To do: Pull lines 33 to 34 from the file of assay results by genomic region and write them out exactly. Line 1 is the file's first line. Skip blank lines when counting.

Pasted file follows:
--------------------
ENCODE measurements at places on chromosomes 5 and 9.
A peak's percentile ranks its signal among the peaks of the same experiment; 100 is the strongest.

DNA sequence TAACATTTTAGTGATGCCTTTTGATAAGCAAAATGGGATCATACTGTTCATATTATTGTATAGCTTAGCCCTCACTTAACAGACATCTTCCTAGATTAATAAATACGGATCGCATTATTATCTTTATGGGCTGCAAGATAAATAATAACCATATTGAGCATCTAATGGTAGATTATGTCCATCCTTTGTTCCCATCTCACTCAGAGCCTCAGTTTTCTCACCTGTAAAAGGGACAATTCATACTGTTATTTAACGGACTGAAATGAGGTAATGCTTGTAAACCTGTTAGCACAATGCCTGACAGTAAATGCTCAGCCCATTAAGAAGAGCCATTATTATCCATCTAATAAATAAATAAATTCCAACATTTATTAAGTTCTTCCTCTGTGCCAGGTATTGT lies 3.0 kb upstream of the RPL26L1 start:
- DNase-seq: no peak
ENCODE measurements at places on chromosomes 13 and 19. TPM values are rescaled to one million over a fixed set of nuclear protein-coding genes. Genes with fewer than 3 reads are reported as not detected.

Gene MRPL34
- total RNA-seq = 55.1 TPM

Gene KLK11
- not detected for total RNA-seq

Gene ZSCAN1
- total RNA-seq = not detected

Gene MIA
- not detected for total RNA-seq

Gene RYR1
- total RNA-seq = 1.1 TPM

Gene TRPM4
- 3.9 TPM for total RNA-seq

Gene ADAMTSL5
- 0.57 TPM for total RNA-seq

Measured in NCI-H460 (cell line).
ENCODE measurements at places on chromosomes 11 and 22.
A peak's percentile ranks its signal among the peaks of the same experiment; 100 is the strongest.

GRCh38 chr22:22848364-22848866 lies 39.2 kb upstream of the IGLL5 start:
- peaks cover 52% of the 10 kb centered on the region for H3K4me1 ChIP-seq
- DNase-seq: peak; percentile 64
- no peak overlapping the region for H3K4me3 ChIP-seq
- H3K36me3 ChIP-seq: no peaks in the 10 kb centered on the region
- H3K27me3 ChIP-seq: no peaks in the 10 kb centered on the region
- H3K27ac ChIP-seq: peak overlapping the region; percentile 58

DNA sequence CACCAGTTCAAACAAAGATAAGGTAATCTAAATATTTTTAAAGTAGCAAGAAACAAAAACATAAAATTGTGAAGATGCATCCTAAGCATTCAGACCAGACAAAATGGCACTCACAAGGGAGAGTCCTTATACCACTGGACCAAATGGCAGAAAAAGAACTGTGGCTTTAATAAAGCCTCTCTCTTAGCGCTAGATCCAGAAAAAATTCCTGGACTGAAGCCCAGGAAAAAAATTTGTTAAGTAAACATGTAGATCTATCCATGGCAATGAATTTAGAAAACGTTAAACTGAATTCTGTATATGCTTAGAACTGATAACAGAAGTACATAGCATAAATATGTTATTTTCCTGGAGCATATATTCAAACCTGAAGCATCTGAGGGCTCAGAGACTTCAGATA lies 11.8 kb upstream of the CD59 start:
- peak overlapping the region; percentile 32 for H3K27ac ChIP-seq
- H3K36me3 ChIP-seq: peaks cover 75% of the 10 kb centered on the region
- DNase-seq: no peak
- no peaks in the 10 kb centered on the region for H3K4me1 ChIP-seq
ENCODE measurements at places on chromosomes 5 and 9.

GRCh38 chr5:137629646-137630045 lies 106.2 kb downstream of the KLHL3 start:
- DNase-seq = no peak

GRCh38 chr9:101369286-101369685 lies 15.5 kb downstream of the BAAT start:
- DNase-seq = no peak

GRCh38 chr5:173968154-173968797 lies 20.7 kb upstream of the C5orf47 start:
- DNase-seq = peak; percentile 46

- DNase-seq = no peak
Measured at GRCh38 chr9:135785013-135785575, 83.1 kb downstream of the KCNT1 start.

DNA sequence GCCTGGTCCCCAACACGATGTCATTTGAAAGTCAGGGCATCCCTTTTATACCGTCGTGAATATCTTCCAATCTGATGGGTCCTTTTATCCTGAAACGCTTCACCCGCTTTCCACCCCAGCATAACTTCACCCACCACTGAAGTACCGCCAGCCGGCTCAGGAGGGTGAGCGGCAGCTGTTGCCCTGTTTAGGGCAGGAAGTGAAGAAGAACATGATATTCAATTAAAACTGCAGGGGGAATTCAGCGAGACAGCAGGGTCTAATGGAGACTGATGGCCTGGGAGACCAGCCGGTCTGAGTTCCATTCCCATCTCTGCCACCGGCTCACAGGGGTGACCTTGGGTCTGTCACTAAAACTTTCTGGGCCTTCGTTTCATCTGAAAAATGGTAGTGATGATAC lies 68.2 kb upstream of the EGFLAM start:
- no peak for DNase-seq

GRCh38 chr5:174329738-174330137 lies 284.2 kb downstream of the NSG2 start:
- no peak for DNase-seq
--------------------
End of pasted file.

- DNase-seq: no peak
- no peaks in the 10 kb centered on the region for H3K4me1 ChIP-seq